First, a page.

Auckland mayor Len Brown says he expects amendments to the city's 30-year plan to include changes to building heights in coastal areas.
But Mr Brown does not believe that will automatically lead to the city sprawling at the edges.
The first round of public feedback and discussion on the Unitary Plan winds up on Friday.
The council estimates that 12,000 people have attended public meetings and about 6000 have given feedback.
A draft version of the plan is expected to be ready by October for a formal round of public submissions.
Critics of the rulebook for how the city will grow say it allows higher-rise housing across too much of the city and too much of suburbia is zoned for multi-storeyed housing.
Some doubt forecasts of an extra 1 million residents in 30 years, although Auckland has previously outstripped even high-growth projections.
Mr Brown told Radio New Zealand's Morning Report programme that predictions of Auckland's growth have been underestimated in the past, and it's critical the current council does not do the same.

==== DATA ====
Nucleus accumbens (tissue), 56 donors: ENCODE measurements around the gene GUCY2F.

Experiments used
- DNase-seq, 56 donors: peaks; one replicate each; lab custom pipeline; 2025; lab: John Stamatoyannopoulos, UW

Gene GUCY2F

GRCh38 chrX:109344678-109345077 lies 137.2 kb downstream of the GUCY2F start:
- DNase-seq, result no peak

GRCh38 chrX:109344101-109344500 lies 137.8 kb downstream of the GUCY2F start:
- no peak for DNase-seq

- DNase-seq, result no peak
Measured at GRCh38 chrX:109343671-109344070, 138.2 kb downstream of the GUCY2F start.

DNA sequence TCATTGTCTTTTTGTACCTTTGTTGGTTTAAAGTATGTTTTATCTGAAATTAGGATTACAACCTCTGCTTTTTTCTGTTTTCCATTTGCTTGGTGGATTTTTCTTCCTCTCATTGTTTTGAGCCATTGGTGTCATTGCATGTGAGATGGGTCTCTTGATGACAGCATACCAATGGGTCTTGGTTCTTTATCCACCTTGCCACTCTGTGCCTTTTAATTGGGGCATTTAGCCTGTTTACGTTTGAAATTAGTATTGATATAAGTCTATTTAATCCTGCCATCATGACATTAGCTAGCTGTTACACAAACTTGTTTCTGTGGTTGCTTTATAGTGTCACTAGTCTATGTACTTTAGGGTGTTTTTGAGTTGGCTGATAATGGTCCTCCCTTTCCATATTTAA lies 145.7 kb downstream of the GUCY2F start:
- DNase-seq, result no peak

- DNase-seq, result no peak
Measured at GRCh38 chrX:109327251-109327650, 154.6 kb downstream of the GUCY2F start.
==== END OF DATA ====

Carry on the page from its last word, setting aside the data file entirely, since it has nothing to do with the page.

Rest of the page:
"We're the fastest growing city in Australasia," he says.
Deputy mayor Penny Hulse says changes are likely including lower building heights in some local areas.
"The areas that have caused the most conflict, I think we can make quite a lot of change. The key is, though, we're still going to go a little bit out and a little bit up - it's where we do this that's going to be the key issue for us."
A US transport and land-use consultant says the Auckland plan is not aggressive enough and will in fact reduce urban development from its present level.
John Mauro from Seattle says at the moment 80% of development happens in urban areas, but the plan proposes to lower that to about 70%.
He told Morning Report that means there will be more opening up of green spaces and the city will eventually sprawl outwards.
A youth-led organisation says its main concern with the plan lies with the amount of urban sprawl it envisages.
Generation Zero has 3000 members who broadly support the principles of the draft Unitary Plan vision for a more compact city, and it favours the development of suburbs such as Mt Eden, Newmarket and Ponsonby.
The group says young people don't want more suburbs filled with big box retailers and endless streets of similiar housing.